The hashtag campaign to Free Rita has taken off on Twitter as fans of Rita Ora support her in her struggle to break free from Jay Z’s record label, Roc Nation. The X Factor judge and pop singer is seeking to sever herself from the label and has filed a lawsuit in an effort to end the contract she is currently bound to.
The 25 year old artist has been with Roc Nation since 2008, but hasn’t seen nearly the amount of success as she had hope for. In the seven years since she was signed by the label, Rita Ora has only released one album, her self-titled debut. She is now claiming that she has been neglected and forgotten about due to changes in the company’s direction.
Rita’s lawsuit against Roc Nation states that “When Rita signed, Roc Nation and its senior executives were very involved with her as an artist,” but goes on to add that that has changed in recent years, saying “As Roc Nation’s interests diversified, there were fewer resources available and the company suffered a revolving door of executives.”
Now, Rita Ora feels as though all the supporters she once had at Roc Nation have moved on, and she’s been left without “a relationship with anyone at the company.” Judging by all of her fans on Twitter who have engaged in the Free Rita campaign, they agree that their beloved singer has been neglected.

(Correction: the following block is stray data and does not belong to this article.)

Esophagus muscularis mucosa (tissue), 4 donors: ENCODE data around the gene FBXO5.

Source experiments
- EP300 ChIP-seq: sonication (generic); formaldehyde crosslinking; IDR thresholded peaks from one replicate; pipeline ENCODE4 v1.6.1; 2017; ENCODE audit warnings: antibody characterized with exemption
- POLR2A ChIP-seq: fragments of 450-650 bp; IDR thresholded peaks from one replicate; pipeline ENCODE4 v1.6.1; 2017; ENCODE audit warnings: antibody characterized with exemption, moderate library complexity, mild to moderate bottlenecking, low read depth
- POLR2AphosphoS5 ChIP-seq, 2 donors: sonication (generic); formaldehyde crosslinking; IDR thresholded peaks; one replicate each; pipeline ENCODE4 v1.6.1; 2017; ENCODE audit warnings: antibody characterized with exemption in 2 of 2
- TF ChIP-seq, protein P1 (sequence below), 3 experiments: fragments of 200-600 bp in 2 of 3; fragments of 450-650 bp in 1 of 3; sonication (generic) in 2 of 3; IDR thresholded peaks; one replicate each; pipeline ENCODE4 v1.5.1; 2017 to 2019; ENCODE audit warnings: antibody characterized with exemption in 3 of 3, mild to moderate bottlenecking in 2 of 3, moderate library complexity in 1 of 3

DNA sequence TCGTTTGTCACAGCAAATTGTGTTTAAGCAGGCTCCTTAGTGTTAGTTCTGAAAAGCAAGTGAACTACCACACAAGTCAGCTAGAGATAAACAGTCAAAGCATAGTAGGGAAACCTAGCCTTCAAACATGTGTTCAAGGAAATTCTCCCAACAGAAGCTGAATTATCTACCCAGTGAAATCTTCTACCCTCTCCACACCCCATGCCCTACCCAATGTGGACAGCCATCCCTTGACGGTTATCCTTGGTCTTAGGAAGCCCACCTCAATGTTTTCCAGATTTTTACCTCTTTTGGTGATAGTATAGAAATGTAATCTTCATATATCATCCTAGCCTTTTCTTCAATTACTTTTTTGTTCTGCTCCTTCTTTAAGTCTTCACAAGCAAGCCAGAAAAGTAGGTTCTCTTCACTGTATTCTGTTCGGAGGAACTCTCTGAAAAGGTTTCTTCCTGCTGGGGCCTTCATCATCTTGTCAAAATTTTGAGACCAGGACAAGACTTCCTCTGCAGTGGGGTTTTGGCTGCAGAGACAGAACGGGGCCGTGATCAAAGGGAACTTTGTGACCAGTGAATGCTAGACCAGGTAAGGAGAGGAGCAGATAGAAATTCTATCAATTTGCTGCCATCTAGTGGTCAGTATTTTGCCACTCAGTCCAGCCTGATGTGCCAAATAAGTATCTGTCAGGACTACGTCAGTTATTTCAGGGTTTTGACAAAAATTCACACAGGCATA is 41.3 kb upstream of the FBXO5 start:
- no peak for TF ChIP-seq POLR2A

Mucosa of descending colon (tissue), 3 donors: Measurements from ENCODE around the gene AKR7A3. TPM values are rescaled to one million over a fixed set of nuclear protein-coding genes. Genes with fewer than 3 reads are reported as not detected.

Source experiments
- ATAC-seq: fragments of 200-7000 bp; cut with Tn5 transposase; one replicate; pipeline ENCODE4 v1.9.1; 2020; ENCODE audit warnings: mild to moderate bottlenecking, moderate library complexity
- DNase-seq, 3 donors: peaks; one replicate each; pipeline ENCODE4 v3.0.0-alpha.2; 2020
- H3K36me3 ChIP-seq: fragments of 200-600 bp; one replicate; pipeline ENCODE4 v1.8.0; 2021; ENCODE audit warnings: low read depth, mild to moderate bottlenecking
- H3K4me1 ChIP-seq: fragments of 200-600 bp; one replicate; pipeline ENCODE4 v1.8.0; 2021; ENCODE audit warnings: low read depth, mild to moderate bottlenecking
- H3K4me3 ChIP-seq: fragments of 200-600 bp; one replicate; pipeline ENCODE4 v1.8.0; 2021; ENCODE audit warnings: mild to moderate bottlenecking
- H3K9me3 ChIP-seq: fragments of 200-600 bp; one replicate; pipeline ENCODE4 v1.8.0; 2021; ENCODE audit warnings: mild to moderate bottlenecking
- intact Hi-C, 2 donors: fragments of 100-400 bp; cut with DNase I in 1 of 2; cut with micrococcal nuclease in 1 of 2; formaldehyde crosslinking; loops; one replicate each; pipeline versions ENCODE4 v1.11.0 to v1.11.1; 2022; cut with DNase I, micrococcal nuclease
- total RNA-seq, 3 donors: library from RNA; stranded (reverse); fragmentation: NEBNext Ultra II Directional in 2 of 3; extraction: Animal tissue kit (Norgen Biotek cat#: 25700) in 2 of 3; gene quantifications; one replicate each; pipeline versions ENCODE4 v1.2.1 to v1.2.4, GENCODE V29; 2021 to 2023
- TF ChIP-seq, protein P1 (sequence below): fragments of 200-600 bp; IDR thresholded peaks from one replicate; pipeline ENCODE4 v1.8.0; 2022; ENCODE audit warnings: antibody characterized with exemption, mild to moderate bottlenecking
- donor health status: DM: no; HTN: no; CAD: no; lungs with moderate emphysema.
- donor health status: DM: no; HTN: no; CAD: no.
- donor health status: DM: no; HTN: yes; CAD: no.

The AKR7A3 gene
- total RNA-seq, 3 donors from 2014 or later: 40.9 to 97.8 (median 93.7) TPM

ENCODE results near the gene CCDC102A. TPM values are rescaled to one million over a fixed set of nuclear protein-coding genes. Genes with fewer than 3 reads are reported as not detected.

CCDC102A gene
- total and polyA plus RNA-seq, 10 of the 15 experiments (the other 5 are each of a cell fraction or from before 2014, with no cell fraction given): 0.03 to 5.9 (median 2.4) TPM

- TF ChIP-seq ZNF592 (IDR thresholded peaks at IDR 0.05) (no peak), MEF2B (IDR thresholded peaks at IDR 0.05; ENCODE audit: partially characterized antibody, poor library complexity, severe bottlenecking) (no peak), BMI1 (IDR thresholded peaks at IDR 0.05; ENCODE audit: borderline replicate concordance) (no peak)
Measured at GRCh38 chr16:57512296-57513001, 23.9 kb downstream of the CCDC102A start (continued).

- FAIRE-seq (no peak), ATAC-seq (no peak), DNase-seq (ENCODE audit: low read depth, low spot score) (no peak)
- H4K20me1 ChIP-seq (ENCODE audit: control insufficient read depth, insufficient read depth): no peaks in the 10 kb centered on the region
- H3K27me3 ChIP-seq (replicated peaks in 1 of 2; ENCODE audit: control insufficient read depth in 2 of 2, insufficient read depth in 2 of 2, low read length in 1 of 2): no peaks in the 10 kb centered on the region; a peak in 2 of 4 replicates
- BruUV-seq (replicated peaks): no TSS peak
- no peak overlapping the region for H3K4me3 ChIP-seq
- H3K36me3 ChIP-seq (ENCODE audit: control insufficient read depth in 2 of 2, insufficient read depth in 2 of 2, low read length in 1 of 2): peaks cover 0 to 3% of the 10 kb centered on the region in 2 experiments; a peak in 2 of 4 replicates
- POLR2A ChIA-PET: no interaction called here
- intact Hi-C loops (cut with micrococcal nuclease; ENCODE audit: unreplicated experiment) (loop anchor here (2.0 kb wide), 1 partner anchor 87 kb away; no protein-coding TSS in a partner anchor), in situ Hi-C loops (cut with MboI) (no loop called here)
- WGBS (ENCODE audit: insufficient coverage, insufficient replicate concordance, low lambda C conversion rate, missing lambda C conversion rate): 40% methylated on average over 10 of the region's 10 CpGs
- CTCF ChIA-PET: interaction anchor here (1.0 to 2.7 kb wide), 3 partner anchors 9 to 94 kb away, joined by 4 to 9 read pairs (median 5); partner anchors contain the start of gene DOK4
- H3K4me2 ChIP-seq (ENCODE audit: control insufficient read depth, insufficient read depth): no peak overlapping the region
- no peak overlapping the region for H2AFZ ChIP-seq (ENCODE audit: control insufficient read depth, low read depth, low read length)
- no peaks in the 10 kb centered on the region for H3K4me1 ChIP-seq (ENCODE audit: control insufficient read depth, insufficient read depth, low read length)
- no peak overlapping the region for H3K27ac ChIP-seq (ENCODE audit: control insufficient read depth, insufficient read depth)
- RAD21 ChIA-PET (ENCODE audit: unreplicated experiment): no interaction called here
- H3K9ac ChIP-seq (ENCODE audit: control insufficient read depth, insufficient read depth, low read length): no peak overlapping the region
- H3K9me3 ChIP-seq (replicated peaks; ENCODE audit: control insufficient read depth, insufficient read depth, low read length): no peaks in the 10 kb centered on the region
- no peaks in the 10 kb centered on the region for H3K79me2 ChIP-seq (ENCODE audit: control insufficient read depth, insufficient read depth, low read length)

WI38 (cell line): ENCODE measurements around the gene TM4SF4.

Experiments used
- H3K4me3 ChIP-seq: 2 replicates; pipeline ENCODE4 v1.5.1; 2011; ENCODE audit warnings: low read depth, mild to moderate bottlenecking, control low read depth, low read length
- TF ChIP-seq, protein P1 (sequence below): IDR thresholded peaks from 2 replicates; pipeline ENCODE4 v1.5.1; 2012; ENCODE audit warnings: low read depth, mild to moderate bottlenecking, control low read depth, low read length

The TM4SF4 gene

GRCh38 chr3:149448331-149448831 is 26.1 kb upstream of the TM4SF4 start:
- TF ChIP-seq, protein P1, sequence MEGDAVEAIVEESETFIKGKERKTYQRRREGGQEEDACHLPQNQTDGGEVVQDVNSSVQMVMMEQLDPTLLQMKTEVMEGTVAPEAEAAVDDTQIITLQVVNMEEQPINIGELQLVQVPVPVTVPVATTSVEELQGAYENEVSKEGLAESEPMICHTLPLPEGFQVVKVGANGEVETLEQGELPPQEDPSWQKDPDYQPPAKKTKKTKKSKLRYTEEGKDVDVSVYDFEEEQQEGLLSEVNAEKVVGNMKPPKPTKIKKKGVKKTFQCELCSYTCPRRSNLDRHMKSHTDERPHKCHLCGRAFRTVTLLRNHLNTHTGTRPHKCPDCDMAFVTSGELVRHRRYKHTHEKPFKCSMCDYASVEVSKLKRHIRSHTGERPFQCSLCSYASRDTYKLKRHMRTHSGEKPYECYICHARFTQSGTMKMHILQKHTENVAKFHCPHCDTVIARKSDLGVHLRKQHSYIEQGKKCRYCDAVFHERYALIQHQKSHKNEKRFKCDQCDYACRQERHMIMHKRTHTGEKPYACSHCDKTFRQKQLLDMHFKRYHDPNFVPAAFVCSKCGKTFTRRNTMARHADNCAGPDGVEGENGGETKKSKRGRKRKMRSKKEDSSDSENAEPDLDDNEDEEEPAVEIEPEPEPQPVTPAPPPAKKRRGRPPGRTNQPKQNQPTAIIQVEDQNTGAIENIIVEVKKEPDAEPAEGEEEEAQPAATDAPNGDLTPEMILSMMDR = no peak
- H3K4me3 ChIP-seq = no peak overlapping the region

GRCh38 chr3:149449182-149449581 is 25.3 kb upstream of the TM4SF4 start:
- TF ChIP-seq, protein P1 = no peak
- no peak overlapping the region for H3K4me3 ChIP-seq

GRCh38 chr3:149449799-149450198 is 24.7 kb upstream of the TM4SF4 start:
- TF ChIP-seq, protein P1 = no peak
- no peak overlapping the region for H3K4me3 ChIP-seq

— JJ ✨ (@joshjenns) December 17, 2015
The suit points out that Roc Nation has branched out to focus more on sports management and streaming services, and calls the label “diminished” with “only a handful of admittedly worthy heritage superstar artists.”
In order to break free from her contract, Rita Ora is appealing to the court to apply Labour Code §2855, which is known as the ‘The De Havilland Law’ or the ‘seven year rule’. The law states that “a contract to render personal service… may not be enforced against the employee beyond seven years from the commencement of service under it.”
The law was created in 1944 when Hollywood actress Olivia De Havilland sued Warner Bros when they added an additional six months with them after her seven year contract had ended due to times she had been on suspension. Olivia won the case and it set a new precedent for those in the entertainment industry.
Rita Ora’s attorney, Howard King, is hoping that the judge will see the similarities between Olivia De Havilland’s circumstances and Rita’s and allow the singer’s contract with Roc Nation to end.
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